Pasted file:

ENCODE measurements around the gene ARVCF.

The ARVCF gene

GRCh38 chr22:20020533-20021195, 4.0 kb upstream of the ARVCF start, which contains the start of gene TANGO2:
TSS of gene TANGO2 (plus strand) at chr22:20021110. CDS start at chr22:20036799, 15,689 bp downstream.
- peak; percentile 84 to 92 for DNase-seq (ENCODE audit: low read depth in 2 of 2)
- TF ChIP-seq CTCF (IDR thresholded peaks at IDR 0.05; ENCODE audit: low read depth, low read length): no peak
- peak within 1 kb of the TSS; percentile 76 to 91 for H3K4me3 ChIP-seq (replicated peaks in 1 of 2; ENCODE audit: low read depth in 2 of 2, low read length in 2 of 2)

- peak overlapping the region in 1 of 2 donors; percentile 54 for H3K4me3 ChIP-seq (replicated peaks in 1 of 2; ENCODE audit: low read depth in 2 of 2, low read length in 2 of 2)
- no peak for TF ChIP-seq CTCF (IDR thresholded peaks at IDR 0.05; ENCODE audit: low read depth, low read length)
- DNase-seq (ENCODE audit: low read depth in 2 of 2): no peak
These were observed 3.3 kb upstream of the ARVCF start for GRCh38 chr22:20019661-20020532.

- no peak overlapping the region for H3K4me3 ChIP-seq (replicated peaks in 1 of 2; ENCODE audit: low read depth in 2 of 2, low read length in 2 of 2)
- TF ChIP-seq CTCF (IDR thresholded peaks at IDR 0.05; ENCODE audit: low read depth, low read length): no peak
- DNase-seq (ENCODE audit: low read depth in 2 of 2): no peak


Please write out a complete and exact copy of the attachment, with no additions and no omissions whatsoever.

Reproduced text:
ENCODE measurements around the gene ARVCF.

The ARVCF gene

GRCh38 chr22:20020533-20021195, 4.0 kb upstream of the ARVCF start, which contains the start of gene TANGO2:
TSS of gene TANGO2 (plus strand) at chr22:20021110. CDS start at chr22:20036799, 15,689 bp downstream.
- peak; percentile 84 to 92 for DNase-seq (ENCODE audit: low read depth in 2 of 2)
- TF ChIP-seq CTCF (IDR thresholded peaks at IDR 0.05; ENCODE audit: low read depth, low read length): no peak
- peak within 1 kb of the TSS; percentile 76 to 91 for H3K4me3 ChIP-seq (replicated peaks in 1 of 2; ENCODE audit: low read depth in 2 of 2, low read length in 2 of 2)

- peak overlapping the region in 1 of 2 donors; percentile 54 for H3K4me3 ChIP-seq (replicated peaks in 1 of 2; ENCODE audit: low read depth in 2 of 2, low read length in 2 of 2)
- no peak for TF ChIP-seq CTCF (IDR thresholded peaks at IDR 0.05; ENCODE audit: low read depth, low read length)
- DNase-seq (ENCODE audit: low read depth in 2 of 2): no peak
These were observed 3.3 kb upstream of the ARVCF start for GRCh38 chr22:20019661-20020532.

- no peak overlapping the region for H3K4me3 ChIP-seq (replicated peaks in 1 of 2; ENCODE audit: low read depth in 2 of 2, low read length in 2 of 2)
- TF ChIP-seq CTCF (IDR thresholded peaks at IDR 0.05; ENCODE audit: low read depth, low read length): no peak
- DNase-seq (ENCODE audit: low read depth in 2 of 2): no peak